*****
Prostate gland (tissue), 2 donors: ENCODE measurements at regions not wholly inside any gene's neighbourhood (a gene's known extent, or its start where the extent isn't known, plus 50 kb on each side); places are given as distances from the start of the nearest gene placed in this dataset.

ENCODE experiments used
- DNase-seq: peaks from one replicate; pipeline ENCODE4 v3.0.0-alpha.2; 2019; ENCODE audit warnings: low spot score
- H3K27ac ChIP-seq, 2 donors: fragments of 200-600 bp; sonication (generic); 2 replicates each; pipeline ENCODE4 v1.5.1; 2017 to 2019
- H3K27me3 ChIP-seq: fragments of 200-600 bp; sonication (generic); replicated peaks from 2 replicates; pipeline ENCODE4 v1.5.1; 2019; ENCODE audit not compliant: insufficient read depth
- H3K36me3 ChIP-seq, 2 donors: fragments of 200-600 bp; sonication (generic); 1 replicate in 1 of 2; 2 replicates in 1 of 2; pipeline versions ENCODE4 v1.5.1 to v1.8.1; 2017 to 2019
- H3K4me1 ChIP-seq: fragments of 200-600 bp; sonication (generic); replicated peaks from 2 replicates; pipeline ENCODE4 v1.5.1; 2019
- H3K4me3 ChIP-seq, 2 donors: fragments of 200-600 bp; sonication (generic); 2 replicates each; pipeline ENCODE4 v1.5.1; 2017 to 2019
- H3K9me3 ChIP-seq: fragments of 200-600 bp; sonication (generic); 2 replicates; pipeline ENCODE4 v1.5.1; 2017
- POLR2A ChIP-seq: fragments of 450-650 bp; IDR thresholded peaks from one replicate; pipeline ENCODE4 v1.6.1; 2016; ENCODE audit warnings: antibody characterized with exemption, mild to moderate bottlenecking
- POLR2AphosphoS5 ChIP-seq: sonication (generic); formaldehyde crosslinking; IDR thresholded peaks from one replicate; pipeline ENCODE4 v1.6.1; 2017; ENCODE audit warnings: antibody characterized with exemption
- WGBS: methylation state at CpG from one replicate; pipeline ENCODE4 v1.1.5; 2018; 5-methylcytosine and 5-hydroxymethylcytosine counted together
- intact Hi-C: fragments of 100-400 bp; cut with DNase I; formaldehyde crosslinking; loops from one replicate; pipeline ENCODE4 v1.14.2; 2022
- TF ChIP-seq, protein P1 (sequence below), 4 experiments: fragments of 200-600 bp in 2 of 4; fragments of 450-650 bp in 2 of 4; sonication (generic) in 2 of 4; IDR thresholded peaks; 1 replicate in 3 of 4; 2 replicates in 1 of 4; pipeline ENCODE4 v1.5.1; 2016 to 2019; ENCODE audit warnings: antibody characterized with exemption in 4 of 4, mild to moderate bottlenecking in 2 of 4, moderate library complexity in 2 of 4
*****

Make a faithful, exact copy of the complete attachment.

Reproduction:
Prostate gland (tissue), 2 donors: ENCODE measurements at regions not wholly inside any gene's neighbourhood (a gene's known extent, or its start where the extent isn't known, plus 50 kb on each side); places are given as distances from the start of the nearest gene placed in this dataset.

ENCODE experiments used
- DNase-seq: peaks from one replicate; pipeline ENCODE4 v3.0.0-alpha.2; 2019; ENCODE audit warnings: low spot score
- H3K27ac ChIP-seq, 2 donors: fragments of 200-600 bp; sonication (generic); 2 replicates each; pipeline ENCODE4 v1.5.1; 2017 to 2019
- H3K27me3 ChIP-seq: fragments of 200-600 bp; sonication (generic); replicated peaks from 2 replicates; pipeline ENCODE4 v1.5.1; 2019; ENCODE audit not compliant: insufficient read depth
- H3K36me3 ChIP-seq, 2 donors: fragments of 200-600 bp; sonication (generic); 1 replicate in 1 of 2; 2 replicates in 1 of 2; pipeline versions ENCODE4 v1.5.1 to v1.8.1; 2017 to 2019
- H3K4me1 ChIP-seq: fragments of 200-600 bp; sonication (generic); replicated peaks from 2 replicates; pipeline ENCODE4 v1.5.1; 2019
- H3K4me3 ChIP-seq, 2 donors: fragments of 200-600 bp; sonication (generic); 2 replicates each; pipeline ENCODE4 v1.5.1; 2017 to 2019
- H3K9me3 ChIP-seq: fragments of 200-600 bp; sonication (generic); 2 replicates; pipeline ENCODE4 v1.5.1; 2017
- POLR2A ChIP-seq: fragments of 450-650 bp; IDR thresholded peaks from one replicate; pipeline ENCODE4 v1.6.1; 2016; ENCODE audit warnings: antibody characterized with exemption, mild to moderate bottlenecking
- POLR2AphosphoS5 ChIP-seq: sonication (generic); formaldehyde crosslinking; IDR thresholded peaks from one replicate; pipeline ENCODE4 v1.6.1; 2017; ENCODE audit warnings: antibody characterized with exemption
- WGBS: methylation state at CpG from one replicate; pipeline ENCODE4 v1.1.5; 2018; 5-methylcytosine and 5-hydroxymethylcytosine counted together
- intact Hi-C: fragments of 100-400 bp; cut with DNase I; formaldehyde crosslinking; loops from one replicate; pipeline ENCODE4 v1.14.2; 2022
- TF ChIP-seq, protein P1 (sequence below), 4 experiments: fragments of 200-600 bp in 2 of 4; fragments of 450-650 bp in 2 of 4; sonication (generic) in 2 of 4; IDR thresholded peaks; 1 replicate in 3 of 4; 2 replicates in 1 of 4; pipeline ENCODE4 v1.5.1; 2016 to 2019; ENCODE audit warnings: antibody characterized with exemption in 4 of 4, mild to moderate bottlenecking in 2 of 4, moderate library complexity in 2 of 4